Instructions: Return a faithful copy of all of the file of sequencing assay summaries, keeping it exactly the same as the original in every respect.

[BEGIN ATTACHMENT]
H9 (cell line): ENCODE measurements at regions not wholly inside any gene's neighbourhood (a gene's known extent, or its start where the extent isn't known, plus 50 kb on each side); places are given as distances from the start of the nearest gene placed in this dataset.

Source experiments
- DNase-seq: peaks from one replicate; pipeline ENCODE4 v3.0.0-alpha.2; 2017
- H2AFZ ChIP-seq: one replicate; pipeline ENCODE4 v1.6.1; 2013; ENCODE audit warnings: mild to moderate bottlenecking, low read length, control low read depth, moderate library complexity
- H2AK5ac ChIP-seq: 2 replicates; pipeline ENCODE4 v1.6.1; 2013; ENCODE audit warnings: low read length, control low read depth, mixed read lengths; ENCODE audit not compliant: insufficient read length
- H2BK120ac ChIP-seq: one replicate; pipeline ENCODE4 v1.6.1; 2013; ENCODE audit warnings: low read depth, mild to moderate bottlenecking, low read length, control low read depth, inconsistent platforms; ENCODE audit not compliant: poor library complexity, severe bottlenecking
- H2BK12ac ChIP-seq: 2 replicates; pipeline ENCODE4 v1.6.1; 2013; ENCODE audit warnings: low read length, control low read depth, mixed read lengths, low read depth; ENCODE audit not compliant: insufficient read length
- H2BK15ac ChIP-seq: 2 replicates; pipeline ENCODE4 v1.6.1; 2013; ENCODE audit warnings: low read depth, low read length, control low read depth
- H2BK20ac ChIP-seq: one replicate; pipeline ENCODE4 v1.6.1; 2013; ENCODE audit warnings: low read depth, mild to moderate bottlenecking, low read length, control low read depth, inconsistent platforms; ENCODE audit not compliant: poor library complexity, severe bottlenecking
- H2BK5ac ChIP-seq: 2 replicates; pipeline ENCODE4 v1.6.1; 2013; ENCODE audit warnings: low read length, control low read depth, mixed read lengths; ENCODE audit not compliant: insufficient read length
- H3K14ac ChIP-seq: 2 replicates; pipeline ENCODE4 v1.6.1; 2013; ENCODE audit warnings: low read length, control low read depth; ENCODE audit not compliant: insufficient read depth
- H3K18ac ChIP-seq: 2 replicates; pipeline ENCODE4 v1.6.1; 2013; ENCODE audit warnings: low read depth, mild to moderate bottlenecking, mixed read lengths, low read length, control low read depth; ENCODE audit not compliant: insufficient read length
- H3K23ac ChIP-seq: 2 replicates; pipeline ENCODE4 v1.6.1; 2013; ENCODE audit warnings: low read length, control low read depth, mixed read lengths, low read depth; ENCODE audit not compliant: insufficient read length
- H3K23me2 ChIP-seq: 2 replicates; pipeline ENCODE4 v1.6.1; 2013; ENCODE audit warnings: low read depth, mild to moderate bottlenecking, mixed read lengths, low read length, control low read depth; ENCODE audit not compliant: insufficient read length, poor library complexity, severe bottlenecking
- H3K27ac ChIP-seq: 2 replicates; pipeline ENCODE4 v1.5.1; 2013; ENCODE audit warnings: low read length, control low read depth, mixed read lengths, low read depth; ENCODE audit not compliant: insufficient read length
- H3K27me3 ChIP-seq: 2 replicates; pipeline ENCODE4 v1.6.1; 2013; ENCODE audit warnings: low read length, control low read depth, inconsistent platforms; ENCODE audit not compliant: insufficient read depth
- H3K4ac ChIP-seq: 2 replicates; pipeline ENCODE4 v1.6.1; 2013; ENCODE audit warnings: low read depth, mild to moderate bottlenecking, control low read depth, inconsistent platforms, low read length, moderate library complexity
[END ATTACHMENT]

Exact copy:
H9 (cell line): ENCODE measurements at regions not wholly inside any gene's neighbourhood (a gene's known extent, or its start where the extent isn't known, plus 50 kb on each side); places are given as distances from the start of the nearest gene placed in this dataset.

Source experiments
- DNase-seq: peaks from one replicate; pipeline ENCODE4 v3.0.0-alpha.2; 2017
- H2AFZ ChIP-seq: one replicate; pipeline ENCODE4 v1.6.1; 2013; ENCODE audit warnings: mild to moderate bottlenecking, low read length, control low read depth, moderate library complexity
- H2AK5ac ChIP-seq: 2 replicates; pipeline ENCODE4 v1.6.1; 2013; ENCODE audit warnings: low read length, control low read depth, mixed read lengths; ENCODE audit not compliant: insufficient read length
- H2BK120ac ChIP-seq: one replicate; pipeline ENCODE4 v1.6.1; 2013; ENCODE audit warnings: low read depth, mild to moderate bottlenecking, low read length, control low read depth, inconsistent platforms; ENCODE audit not compliant: poor library complexity, severe bottlenecking
- H2BK12ac ChIP-seq: 2 replicates; pipeline ENCODE4 v1.6.1; 2013; ENCODE audit warnings: low read length, control low read depth, mixed read lengths, low read depth; ENCODE audit not compliant: insufficient read length
- H2BK15ac ChIP-seq: 2 replicates; pipeline ENCODE4 v1.6.1; 2013; ENCODE audit warnings: low read depth, low read length, control low read depth
- H2BK20ac ChIP-seq: one replicate; pipeline ENCODE4 v1.6.1; 2013; ENCODE audit warnings: low read depth, mild to moderate bottlenecking, low read length, control low read depth, inconsistent platforms; ENCODE audit not compliant: poor library complexity, severe bottlenecking
- H2BK5ac ChIP-seq: 2 replicates; pipeline ENCODE4 v1.6.1; 2013; ENCODE audit warnings: low read length, control low read depth, mixed read lengths; ENCODE audit not compliant: insufficient read length
- H3K14ac ChIP-seq: 2 replicates; pipeline ENCODE4 v1.6.1; 2013; ENCODE audit warnings: low read length, control low read depth; ENCODE audit not compliant: insufficient read depth
- H3K18ac ChIP-seq: 2 replicates; pipeline ENCODE4 v1.6.1; 2013; ENCODE audit warnings: low read depth, mild to moderate bottlenecking, mixed read lengths, low read length, control low read depth; ENCODE audit not compliant: insufficient read length
- H3K23ac ChIP-seq: 2 replicates; pipeline ENCODE4 v1.6.1; 2013; ENCODE audit warnings: low read length, control low read depth, mixed read lengths, low read depth; ENCODE audit not compliant: insufficient read length
- H3K23me2 ChIP-seq: 2 replicates; pipeline ENCODE4 v1.6.1; 2013; ENCODE audit warnings: low read depth, mild to moderate bottlenecking, mixed read lengths, low read length, control low read depth; ENCODE audit not compliant: insufficient read length, poor library complexity, severe bottlenecking
- H3K27ac ChIP-seq: 2 replicates; pipeline ENCODE4 v1.5.1; 2013; ENCODE audit warnings: low read length, control low read depth, mixed read lengths, low read depth; ENCODE audit not compliant: insufficient read length
- H3K27me3 ChIP-seq: 2 replicates; pipeline ENCODE4 v1.6.1; 2013; ENCODE audit warnings: low read length, control low read depth, inconsistent platforms; ENCODE audit not compliant: insufficient read depth
- H3K4ac ChIP-seq: 2 replicates; pipeline ENCODE4 v1.6.1; 2013; ENCODE audit warnings: low read depth, mild to moderate bottlenecking, control low read depth, inconsistent platforms, low read length, moderate library complexity